One of may favorite tech companies to watch is Amazon. With the price now over $3000, many investors are asking if Amazon stock (NASDAQ: AMZN) will split? This is a serious question for small investors because of the nominal high stock price and bullish trend of Amazon stock. The short answer to whether Amazon stock will split is going to split is no. The reason for not splitting is because there not a pressing issue or reason for it split.
Let me explain this more. In the past, market leaders, such as Exxon (NYSE: XOM) and Microsoft (NASDAQ: MSFT), split their stock when they reached above a specific cost per stock. A recent example of this Apple stock. However, in today’s world, Wall Street’s stock price theory is that the individual share prices are don’t seem to matter. In fact, many popular stocks, such as Google, keep going higher. A stock’s share price is only relevant in certain areas of the Dow Jones Industrial Average. Investors today appear to be okay with investing in stock, whether it is about whether $10 share or $1,000.
However, to fully understand why I don’t think Amazon will split, you need to understand their past stock splits and history.
When Did Amazon Stock (AMZN) Split?
A few may remember that Amazon’s stock (AMZN) was divided three times in its early days. When Amazon stock went public in 1997 it was $18 per share. Back then, it was believed that stocks would have better liquidity at a lower price; Jeff Bezos was very open to split Amazon stock.
In 1998 Amazon approached $100 per share and split it 2:1, and a few months later again. Lastly, they did it another split in 1999.
Unfortunately, the dot-com bubble blew up, and Amazon’s stock did not return its high from 1999 until 2009!
Different Attitude Toward Expensive Stocks
There has been a change of view since 1999. Today, stocks with four-figure nominal share prices still attract investors. For this reason, there is only one reason to split this AMZ – it is to be included in Dow Jones Index.
I won’t bet on Amazon splitting the stock. Microsoft, Apple, and Cisco are already on the index. The tech sector is already well-factored and represented.
Also, nothing fundamentally changes. After a 2: 1 split, the price cuts in half, but twice the available shares. So there is no change to the market cap.
And with changes to the rules on partial shares, small investors can buy a fraction of a stock that removes the need for companies to keep nominal share prices low.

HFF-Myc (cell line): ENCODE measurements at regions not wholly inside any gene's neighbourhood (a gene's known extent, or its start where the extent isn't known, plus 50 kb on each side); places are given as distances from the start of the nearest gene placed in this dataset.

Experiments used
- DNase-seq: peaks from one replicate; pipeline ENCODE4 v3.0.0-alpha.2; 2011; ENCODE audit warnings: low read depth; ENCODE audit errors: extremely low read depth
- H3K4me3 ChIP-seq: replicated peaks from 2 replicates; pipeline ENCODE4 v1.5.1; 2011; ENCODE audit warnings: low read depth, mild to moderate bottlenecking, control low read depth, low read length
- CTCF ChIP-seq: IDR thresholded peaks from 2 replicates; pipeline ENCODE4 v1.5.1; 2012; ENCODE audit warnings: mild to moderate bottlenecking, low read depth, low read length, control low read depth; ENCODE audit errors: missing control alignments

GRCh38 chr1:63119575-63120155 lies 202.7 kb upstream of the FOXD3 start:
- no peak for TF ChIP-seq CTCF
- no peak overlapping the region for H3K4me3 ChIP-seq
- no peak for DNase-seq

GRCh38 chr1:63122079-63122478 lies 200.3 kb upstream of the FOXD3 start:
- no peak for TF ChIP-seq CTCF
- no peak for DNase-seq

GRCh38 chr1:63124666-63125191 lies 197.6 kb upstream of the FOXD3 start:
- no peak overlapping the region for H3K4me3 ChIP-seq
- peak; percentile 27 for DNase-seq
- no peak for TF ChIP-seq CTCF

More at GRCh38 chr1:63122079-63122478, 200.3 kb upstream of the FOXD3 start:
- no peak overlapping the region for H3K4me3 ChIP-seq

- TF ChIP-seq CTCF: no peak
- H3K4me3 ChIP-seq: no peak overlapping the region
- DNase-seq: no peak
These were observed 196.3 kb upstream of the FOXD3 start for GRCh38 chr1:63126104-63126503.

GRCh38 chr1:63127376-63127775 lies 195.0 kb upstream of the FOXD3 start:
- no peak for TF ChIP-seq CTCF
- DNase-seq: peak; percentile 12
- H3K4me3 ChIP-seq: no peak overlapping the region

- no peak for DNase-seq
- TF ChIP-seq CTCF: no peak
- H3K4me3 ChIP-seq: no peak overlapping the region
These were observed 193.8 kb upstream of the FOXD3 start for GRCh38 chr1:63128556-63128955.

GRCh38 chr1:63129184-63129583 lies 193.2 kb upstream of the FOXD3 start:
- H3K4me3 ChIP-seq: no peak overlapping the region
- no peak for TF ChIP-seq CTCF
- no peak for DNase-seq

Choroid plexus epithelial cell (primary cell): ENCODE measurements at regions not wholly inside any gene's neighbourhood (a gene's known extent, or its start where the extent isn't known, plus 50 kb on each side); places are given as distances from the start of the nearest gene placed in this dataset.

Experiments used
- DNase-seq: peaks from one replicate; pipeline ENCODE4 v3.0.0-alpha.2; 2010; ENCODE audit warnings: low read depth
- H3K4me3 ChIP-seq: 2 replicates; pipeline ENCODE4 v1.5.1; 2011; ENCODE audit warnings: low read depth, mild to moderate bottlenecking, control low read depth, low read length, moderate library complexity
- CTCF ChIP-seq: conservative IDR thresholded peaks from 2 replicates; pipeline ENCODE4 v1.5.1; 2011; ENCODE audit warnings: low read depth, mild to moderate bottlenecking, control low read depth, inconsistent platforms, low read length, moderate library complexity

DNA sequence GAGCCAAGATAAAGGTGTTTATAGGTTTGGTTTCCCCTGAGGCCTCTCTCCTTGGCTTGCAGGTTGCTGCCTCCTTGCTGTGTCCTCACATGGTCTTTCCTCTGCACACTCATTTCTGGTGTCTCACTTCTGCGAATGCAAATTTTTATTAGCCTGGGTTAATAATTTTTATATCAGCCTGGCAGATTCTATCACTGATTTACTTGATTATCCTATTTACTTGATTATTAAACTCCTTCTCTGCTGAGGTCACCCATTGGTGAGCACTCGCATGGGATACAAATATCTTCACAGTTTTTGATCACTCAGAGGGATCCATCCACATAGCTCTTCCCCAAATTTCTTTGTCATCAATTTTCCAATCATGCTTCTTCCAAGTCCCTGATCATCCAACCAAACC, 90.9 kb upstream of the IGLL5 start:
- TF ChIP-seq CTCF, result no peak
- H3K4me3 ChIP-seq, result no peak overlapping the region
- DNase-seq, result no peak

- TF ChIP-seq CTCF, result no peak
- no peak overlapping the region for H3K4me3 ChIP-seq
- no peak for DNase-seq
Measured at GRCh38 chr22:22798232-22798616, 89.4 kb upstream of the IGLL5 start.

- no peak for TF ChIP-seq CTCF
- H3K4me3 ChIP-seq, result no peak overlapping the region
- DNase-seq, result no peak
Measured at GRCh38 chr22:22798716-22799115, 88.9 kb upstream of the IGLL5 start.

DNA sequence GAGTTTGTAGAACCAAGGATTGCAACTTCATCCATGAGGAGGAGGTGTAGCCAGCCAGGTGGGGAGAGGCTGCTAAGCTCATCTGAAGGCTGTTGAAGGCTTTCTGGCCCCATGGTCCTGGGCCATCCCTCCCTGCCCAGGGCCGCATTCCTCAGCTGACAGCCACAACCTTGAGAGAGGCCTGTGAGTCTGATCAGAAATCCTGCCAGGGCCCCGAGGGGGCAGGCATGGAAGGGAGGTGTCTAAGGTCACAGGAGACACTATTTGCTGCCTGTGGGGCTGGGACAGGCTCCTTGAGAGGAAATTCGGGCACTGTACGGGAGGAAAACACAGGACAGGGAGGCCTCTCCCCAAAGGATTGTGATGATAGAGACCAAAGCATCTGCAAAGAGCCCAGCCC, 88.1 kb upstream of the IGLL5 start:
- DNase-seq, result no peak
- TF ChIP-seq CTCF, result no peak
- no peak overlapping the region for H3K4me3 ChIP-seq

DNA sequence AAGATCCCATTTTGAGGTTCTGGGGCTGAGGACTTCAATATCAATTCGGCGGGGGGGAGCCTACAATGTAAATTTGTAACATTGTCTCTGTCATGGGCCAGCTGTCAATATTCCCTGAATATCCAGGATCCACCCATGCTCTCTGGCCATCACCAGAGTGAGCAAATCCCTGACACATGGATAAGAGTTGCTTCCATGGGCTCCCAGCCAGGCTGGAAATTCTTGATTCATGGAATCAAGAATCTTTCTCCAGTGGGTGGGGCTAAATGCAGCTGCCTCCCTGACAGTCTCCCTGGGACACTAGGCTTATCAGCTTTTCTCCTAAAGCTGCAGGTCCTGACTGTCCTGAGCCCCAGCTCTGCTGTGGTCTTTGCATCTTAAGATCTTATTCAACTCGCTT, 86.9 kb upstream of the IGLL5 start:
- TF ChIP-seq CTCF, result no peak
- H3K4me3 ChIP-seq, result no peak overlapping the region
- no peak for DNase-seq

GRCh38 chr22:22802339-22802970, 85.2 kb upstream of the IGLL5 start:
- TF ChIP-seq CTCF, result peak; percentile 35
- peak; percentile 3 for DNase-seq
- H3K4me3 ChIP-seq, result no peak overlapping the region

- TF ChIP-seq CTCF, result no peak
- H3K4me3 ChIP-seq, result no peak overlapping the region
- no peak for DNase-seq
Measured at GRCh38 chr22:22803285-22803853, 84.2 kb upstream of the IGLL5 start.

Dow Jones Membership Not Much of an Incentive
Financial advisors and traders tend to look more at the S&P 500 index. Also, only three of the top 10 markets in the world are currently Dow Jones components.
Other companies refuse to split to meet Dow Jones standards, such as Berkshire Hathaway Warren Buffett (NYSE: BRK.A, NYSE: BRK.B). In a concession to shareholders, Buffett approved splitting 50: 1 on the B shares in 2010.
There is no connection between the A. shares. Alphabet (NASDAQ: GOOGL) avoids split, but only shares in its voting (GOOGL) and non-voting blocks (GOOG).
Amazon has shown similar attitudes to share splits in recent years. Both Berkshire and Alphabet have a little interest in becoming Dow stocks. I think Amazon feels the same.
Bottom Line For A Amazon Stock Split
There doesn’t seem to be a strong enough reason for Bezos or Amazon to answer “Yes” to the question “Will the Amazon stock split?”.
1) The past may haunt Amazon. They were happy to do it at the peak of the dot-com area, but the company spent years recovering. Amazon’s stock and market share continue to grow without a split.
2) The world has changed. Twenty years ago, no one paid $5 for coffee; not people line up every day at Starbucks. People are now are less concerned about stock prices. Many small investors can buy fractions of shares on apps like M1 Finance.
3) The Dow Jones is overrated. Companies don’t need to be in the index to succeed or attract investors. Most financial professionals are looking at other indexes.
Amazon stock is an excellent value and a great company. I believe Bezos will continue to focus on the core business rather than getting in the Dow.